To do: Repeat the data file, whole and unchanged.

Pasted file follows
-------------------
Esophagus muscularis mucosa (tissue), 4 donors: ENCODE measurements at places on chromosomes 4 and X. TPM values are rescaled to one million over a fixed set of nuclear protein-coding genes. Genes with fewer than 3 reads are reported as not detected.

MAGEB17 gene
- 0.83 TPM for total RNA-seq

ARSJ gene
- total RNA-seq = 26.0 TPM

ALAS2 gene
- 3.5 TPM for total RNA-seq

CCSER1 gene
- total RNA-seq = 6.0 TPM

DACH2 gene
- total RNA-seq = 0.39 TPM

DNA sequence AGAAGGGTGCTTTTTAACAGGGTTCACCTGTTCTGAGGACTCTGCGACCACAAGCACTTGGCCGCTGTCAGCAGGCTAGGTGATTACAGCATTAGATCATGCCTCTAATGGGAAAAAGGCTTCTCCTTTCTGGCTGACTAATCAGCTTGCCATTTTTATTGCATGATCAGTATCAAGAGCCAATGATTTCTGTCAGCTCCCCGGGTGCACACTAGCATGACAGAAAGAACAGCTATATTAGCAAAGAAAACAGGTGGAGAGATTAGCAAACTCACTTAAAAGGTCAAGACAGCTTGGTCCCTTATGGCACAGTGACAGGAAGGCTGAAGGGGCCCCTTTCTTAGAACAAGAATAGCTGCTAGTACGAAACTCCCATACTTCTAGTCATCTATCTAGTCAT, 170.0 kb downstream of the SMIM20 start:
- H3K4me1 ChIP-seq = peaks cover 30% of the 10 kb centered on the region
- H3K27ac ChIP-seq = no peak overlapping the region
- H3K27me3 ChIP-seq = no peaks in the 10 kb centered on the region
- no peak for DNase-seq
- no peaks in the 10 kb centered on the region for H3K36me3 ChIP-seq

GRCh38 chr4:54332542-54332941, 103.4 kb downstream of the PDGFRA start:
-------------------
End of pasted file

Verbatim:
Esophagus muscularis mucosa (tissue), 4 donors: ENCODE measurements at places on chromosomes 4 and X. TPM values are rescaled to one million over a fixed set of nuclear protein-coding genes. Genes with fewer than 3 reads are reported as not detected.

MAGEB17 gene
- 0.83 TPM for total RNA-seq

ARSJ gene
- total RNA-seq = 26.0 TPM

ALAS2 gene
- 3.5 TPM for total RNA-seq

CCSER1 gene
- total RNA-seq = 6.0 TPM

DACH2 gene
- total RNA-seq = 0.39 TPM

DNA sequence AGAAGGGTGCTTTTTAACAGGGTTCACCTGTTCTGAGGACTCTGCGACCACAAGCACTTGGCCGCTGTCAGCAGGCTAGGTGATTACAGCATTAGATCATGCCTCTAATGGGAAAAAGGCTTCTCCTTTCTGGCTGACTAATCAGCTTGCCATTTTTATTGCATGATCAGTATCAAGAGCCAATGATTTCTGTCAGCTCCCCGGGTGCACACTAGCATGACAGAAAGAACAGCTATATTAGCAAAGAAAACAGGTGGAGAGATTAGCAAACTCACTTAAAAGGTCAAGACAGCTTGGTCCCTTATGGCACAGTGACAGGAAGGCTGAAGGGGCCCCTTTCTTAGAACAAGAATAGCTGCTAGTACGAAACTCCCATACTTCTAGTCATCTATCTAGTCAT, 170.0 kb downstream of the SMIM20 start:
- H3K4me1 ChIP-seq = peaks cover 30% of the 10 kb centered on the region
- H3K27ac ChIP-seq = no peak overlapping the region
- H3K27me3 ChIP-seq = no peaks in the 10 kb centered on the region
- no peak for DNase-seq
- no peaks in the 10 kb centered on the region for H3K36me3 ChIP-seq

GRCh38 chr4:54332542-54332941, 103.4 kb downstream of the PDGFRA start: